After having a decent nights sleep, after the hectic day yesterday, I now feel in a better mood for putting words down.

It is unknown at this stage how long we will be here with Adrian possibly having problems getting the correct studs to repair their caravan. We are waiting word from Nundroo roadhouse, 150K back the way we came, who are likely to have what he wants, but if he doesn’t who knows what we then do. Adrian is almost insisting that if he has to sit for a while we should move on without them, but this is the section of the trip that we really wanted the company. I guess we need to just wait and see what happens.

One thing we were looking forward to while here was to go for a trip a few K’s back up the road to a whale watching lookout right at the mouth of the bight, but there is a sign on the gate at the highway turnoff saying it is closed for repairs. We have heard another story though: It was said that the lookout is on land owned by the local indigenous people and they charge people to enter for whale watching, the season doesn’t start until May so seeing they can’t charge for that purpose they simply close the road off to access, a bit rough if true seeing it could more than likely a good place to get some photos of the cliffs on the bight. Never mind though as there are several lookouts on the road ahead that apparently give good views of the cliffs.

A comment I heard from a traveller this morning goes as follows, “ I don’t know whether to call this place ‘Nullarbor’, ‘Megabor’ or just a Bloody Bore?, I guess he just doesn’t appreciate the country for what it actually is.

Now that I am rested I have had a little walk around taking a few pics and looking at the scenery, and noted that this area is very similar to the Hay Plains, being very flat and sparse of trees, but the Nullarbor is covered with Saltbush while the Hay Plains is covered with grass.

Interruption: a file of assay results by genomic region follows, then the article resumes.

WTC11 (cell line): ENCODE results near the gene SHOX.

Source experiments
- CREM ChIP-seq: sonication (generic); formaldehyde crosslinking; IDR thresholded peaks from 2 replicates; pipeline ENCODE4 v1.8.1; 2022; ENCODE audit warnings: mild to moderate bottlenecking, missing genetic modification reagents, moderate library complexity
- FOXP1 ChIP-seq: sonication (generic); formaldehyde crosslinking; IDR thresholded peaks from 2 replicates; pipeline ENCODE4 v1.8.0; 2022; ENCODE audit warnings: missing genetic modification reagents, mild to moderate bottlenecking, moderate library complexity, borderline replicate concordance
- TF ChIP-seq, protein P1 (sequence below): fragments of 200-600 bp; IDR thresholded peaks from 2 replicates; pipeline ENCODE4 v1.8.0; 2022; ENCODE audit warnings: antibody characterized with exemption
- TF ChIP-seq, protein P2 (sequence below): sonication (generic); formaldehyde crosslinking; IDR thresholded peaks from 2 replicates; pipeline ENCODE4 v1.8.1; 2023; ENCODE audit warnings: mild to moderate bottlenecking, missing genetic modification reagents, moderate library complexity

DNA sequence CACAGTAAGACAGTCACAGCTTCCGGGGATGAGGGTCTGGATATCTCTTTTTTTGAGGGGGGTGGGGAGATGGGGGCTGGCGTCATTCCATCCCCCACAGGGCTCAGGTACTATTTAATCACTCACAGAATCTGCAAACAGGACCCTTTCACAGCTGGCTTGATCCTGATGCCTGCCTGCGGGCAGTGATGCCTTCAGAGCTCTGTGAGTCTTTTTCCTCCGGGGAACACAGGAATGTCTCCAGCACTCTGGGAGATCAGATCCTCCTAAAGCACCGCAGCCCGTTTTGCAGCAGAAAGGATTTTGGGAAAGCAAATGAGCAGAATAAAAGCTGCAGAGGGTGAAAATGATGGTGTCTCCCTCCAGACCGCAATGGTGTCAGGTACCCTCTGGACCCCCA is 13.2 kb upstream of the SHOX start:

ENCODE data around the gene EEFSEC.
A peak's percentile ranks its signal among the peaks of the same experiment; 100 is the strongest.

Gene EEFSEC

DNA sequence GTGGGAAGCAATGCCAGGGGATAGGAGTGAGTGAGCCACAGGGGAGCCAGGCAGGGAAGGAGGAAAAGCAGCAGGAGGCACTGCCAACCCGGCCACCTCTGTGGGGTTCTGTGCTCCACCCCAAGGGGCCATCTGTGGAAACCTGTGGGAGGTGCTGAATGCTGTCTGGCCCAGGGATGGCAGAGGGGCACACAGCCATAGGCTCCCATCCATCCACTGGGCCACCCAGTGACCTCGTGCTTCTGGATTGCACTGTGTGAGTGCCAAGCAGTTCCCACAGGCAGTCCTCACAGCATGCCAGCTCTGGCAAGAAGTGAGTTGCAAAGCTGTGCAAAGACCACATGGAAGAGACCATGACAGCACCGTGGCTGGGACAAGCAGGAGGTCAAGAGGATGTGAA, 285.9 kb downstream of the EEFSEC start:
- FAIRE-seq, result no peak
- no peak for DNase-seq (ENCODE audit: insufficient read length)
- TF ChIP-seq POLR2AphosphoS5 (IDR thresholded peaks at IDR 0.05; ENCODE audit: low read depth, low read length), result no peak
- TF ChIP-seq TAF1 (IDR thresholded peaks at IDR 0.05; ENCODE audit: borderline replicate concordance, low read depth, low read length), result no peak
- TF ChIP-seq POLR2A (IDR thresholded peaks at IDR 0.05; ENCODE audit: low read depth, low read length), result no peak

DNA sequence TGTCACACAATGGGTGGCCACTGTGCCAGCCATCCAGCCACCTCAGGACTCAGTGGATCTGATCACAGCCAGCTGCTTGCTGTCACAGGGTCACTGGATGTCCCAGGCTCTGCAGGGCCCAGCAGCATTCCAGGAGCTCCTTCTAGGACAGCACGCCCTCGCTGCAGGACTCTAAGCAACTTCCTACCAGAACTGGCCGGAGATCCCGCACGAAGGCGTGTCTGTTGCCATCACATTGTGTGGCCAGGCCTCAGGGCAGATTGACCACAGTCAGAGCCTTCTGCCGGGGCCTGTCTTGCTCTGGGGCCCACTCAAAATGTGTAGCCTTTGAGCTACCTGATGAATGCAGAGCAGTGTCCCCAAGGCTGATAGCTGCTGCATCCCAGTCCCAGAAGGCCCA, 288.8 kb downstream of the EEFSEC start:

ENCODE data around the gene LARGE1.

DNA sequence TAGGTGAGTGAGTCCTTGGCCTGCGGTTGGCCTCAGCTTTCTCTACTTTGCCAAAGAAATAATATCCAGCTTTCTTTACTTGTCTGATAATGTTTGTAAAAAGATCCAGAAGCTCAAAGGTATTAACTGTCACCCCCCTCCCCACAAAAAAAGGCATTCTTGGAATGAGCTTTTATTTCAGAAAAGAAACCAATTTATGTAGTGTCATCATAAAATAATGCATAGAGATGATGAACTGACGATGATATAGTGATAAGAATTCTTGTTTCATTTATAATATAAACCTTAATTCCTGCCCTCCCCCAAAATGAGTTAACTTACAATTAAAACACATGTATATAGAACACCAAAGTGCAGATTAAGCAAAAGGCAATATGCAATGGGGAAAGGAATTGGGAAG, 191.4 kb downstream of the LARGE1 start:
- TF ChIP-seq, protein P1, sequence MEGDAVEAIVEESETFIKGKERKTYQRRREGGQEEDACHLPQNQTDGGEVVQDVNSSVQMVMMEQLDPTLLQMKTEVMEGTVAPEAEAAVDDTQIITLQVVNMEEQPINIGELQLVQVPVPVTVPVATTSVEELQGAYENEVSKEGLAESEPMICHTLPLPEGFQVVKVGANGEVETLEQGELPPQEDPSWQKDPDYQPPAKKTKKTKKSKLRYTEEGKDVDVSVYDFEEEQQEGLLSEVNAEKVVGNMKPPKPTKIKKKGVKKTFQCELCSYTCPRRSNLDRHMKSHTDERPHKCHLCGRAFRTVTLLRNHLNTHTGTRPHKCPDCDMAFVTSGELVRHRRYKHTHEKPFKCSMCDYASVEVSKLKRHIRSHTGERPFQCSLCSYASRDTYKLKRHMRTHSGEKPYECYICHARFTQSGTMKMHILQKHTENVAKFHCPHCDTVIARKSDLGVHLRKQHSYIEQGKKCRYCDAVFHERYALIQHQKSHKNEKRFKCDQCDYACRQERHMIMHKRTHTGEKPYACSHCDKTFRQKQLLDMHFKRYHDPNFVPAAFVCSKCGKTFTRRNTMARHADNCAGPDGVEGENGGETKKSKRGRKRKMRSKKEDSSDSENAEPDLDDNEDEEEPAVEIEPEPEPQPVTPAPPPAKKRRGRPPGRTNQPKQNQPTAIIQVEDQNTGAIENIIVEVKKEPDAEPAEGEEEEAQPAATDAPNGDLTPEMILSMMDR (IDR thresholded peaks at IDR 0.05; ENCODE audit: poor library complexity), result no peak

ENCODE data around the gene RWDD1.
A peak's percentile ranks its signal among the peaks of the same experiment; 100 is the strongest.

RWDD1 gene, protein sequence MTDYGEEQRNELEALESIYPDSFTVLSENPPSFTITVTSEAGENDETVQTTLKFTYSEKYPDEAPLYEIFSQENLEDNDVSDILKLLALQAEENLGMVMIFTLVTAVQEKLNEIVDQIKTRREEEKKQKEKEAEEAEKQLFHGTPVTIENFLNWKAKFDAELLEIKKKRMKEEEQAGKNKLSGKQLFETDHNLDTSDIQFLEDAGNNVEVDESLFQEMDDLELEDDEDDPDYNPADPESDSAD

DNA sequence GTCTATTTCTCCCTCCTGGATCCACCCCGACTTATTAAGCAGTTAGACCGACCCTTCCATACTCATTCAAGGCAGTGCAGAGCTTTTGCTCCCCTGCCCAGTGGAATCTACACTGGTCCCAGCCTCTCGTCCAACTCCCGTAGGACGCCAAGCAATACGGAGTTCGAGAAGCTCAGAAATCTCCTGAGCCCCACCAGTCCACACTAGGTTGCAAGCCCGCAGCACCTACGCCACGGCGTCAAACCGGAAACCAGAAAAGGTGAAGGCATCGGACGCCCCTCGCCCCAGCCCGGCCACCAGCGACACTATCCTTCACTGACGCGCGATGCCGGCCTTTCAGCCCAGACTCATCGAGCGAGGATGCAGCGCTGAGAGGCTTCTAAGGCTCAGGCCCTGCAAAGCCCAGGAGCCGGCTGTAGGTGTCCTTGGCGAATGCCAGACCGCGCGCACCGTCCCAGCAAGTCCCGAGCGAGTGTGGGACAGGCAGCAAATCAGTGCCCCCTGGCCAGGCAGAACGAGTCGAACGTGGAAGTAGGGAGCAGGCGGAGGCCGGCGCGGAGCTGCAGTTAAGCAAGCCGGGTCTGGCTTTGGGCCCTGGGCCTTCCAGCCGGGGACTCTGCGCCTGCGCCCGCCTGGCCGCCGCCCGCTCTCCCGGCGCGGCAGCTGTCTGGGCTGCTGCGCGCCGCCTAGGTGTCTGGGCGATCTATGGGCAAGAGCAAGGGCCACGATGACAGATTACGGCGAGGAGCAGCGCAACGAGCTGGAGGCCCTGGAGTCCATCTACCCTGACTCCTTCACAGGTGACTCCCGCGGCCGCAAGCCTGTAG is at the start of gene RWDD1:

For those that might be interested it should be noted that for the next week or so we will be, at times, in areas of no mobile coverage. We have coverage here, and will have at Eucla, our next stop, but from then on there will be no coverage for a week or so until we reach Norseman.

Nullarbor Plains

Wednesday 26th March 2008, Nullarbor.

After five years of contemplating we are finally crossing the Nullarbor Plains on our way to WA. We are now at its namesake, Nullarbor road-house, nearly 300K from Ceduna. See map. The trip today was not without its dramas with Kay and Adrian losing a wheel off their caravan. We were following them at the time and I noticed something wrong with one of their wheels and thinking it to be a flat I contacted them on the CB advising that they stop. Unfortunately I was a little late because as he applied the brakes all the wheel studs snapped and the wheel fell off. Fortunately there was not a great deal of damage and after Adrian drove into Nullarbor, about 45K, he returned with some studs, but the wrong size. They were good enough to reattach the wheel and limp on to Nullarbor. All is needed now is some good replacements to turn up so we can repair properly before moving on.

We now see how the Nullarbor got its name: Null, as in null and void, and arbour, Latin for trees, meaning null of trees. We have had our first sample of straight roads as several sections today were quite lengthy without a corner. Fortunately so far the straight sections have been slightly hilly so it has not been too boring not knowing what is far ahead.